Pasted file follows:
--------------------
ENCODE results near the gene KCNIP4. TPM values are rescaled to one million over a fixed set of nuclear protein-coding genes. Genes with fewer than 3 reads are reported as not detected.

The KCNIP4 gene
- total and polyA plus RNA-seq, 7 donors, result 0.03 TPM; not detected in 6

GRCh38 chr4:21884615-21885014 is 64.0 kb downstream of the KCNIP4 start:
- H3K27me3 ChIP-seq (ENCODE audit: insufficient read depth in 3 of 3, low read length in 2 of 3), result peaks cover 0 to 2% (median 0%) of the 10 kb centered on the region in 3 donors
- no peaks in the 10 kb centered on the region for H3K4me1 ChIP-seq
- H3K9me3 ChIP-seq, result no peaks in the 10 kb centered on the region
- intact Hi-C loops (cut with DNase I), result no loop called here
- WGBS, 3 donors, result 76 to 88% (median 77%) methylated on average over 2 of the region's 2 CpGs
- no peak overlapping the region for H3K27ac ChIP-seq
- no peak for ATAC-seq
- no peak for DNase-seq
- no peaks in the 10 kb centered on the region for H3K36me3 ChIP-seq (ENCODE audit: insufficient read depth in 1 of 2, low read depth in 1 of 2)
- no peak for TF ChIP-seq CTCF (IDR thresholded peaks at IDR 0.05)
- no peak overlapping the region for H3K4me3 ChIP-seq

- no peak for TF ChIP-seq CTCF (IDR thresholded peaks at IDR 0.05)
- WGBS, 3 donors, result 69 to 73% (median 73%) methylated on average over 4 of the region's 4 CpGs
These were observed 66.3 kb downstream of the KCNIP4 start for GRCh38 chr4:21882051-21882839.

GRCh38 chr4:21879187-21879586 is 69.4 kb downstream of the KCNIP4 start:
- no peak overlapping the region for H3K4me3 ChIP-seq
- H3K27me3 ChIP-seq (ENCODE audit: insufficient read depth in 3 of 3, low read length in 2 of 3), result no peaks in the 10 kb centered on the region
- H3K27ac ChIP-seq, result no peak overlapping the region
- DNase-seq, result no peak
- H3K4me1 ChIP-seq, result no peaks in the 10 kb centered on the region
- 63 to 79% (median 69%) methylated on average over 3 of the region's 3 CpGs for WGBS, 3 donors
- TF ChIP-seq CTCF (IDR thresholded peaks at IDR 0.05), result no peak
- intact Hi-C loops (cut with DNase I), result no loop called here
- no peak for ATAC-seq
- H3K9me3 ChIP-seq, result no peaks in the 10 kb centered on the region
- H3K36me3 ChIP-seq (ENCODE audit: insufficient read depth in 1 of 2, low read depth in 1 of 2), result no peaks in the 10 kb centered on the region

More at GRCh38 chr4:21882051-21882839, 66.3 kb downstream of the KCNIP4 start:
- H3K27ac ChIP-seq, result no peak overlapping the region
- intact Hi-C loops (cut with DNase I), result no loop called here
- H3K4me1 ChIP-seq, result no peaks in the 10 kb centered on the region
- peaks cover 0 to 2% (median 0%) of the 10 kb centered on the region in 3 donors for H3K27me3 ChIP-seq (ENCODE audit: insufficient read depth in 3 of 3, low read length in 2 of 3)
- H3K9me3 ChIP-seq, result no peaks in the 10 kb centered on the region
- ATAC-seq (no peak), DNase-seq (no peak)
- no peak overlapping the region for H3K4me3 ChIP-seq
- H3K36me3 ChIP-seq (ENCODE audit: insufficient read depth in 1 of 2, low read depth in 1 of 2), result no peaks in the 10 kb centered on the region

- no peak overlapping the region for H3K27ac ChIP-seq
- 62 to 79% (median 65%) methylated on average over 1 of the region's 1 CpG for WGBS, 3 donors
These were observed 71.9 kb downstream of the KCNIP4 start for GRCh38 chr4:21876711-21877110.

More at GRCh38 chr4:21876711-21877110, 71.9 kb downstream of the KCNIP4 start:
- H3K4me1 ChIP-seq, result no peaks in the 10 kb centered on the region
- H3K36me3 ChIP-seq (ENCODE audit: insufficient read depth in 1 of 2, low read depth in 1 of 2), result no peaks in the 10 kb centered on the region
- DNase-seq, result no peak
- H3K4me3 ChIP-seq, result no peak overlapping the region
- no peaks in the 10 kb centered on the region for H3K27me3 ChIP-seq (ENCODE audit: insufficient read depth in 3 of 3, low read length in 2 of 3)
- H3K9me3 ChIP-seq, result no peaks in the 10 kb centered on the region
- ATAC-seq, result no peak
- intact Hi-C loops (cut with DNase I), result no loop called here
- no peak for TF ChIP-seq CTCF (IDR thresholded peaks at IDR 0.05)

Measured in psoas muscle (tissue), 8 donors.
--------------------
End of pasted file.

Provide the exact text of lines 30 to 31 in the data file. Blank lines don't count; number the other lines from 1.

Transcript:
- H3K36me3 ChIP-seq (ENCODE audit: insufficient read depth in 1 of 2, low read depth in 1 of 2), result no peaks in the 10 kb centered on the region

More at GRCh38 chr4:21882051-21882839, 66.3 kb downstream of the KCNIP4 start: